A Romance with Revolution

Arts Management

23rd Studioprogram of ACC Galerie and the City of Weimar

Selected artists: Mona Aghababaee & Hawreh Danesh (Iran), Nina Galić (Serbia), Karl Heinz Jeron (Germany)

Jury: Inke Arns (Hartware MedienKunstVerein Dortmund), Claudia Löffelholz (curator and co-founder LaRete Art Projects), Anastasia Patsey (Museum of nonconformist art, St. Petersburg), Christoph Tannert (Künstlerhaus Bethanien, Berlin), Ursula Seeger (city of Weimar)

Peace activist Emma Goldman proclaimed, “If I can’t dance, I don’t want to be part of your revolution”. The convergence and contact between art and revolution, the time they have spent together have never been a waste. They did each other infinite good, felt attracted to each other, never quite sure – a fling, nothing serious. Why are we fascinated by art and revolution? Is it the dissolution of tradition, spontaneous action, accelerated accomplishment, free expression, new hope, uncertain outcomes?

2017 marks the 100th anniversary of the “Great Socialist October Revolution” in Russia. An anniversary that, as is the way with such things, will be commemorated. The “greatest act of liberation in human history” changed the world, shaped the fate of countless millions. Its subsequent development, the USSR, disintegrated in 1991. In 2003, a new era of revolution dawned – from the Rose, Orange, Cedar, Tulip, Saffron and Jasmine Revolutions to the Arab Spring (2010-), the Arabellion.

The Studio Program is looking for the legacies, lessons and consequences of epochal events, for their aftershocks, for the appreciable effects and the form of revolutionary energies and ideas from previous upheavals in the present, for what remains: How have cultures, methods and myths, such as susceptibility to manipulation, mediatization and the acceleration of political violence transformed in the 21st century, into the terrorist organization Daesh? And where do revolutions fail? Do we fear the “fitful catching-up of hindered development” (Marx) – whether failed or successful – with its momentum, which often cannot be controlled by either revolutionaries, the “masses” or elites, or do we long for it?

Surely the fascination with turmoil and rebellion, upheaval and overthrow, revolt and revolution lies in that we can view them as only too natural, understandable, human or just when social uneasiness and resentment spread, when groups of people live for long periods of time with the certainty that there is no hope of improvement – dominated, oppressed, unfairly treated. But the difficult transformations and the associated willingness to sacrifice the individual that a radical change entails distress us.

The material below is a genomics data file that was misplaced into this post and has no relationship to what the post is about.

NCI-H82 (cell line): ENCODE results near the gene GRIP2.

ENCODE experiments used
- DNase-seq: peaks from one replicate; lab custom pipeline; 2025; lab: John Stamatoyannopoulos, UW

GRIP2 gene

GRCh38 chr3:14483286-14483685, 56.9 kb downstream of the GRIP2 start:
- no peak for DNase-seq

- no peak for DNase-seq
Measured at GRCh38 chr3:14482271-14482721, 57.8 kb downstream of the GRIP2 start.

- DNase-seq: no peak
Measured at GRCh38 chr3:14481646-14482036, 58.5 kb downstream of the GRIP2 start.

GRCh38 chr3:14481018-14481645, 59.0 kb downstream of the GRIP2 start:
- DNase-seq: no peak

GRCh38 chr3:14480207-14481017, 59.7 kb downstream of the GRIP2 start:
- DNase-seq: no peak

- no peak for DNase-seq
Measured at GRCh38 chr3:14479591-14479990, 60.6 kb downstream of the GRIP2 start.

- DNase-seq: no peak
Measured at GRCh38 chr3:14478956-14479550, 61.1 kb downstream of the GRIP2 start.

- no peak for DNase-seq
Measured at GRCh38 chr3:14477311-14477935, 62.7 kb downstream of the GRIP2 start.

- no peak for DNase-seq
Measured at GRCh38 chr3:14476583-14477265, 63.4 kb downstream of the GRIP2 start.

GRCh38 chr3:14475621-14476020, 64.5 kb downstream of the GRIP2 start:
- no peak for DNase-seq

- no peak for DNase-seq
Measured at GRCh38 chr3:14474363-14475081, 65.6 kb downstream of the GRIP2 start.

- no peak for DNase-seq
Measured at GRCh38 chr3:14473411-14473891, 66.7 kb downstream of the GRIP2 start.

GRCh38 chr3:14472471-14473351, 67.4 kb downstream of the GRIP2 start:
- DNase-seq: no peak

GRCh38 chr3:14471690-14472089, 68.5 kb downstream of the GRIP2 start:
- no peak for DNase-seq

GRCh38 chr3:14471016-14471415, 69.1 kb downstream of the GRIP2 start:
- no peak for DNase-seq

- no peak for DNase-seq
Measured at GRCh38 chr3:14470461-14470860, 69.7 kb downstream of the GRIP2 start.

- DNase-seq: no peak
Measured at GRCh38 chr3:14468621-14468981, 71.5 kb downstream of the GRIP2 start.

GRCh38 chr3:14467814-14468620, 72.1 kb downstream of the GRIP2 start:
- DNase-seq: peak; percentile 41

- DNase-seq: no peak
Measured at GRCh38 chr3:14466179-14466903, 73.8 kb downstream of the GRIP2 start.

Can humanity learn from earlier upheavals? Can an evolutionary theory of revolution be written? Does the Wende, the bloodless Peaceful Revolution of 1989 in East Germany, show us that change can be non-violent and leaderless? How securely anchored are Lenin’s “mass shootings are a legitimate means of revolution” or Ataturk’s “a revolution that’s not based on blood will never be” in the revolutions of the present day?

Do we still believe in art as a civilizing force? Does the avant-garde still go hand-in-hand with policy makers, whether in the Ukraine, Lebanon, Tunisia or Egypt? Can art change society? Revolutionize politics?

According to the revolutionary Alexandra Kollontai, the vision of the October Revolution, of Communism, is a society whose bindings are of such tenderness that she no longer needed to escape into marriage – a romance.

The International Studio Program of the ACC Galerie and the City of Weimar was founded in 1994 and is open to artist worldwide and without age restriction. The City of Weimar pursues the following aims in its role as an initiator and partner of the International Studio Program: To combine financial support for artists with the presentation of contemporary art in the urban realm, to serve as a forum for artists and as a catalyst for encounter between them and to gain international recognition for the resulting activities. By these means, international cultural exchange is to be promoted and prejudices eliminated. The support provided includes the provision of a combination artist’s studio/apartment in the Municipal Studio Building – one of the oldest buildings of its kind in Germany – and by financing the monthly stipend of 1000€.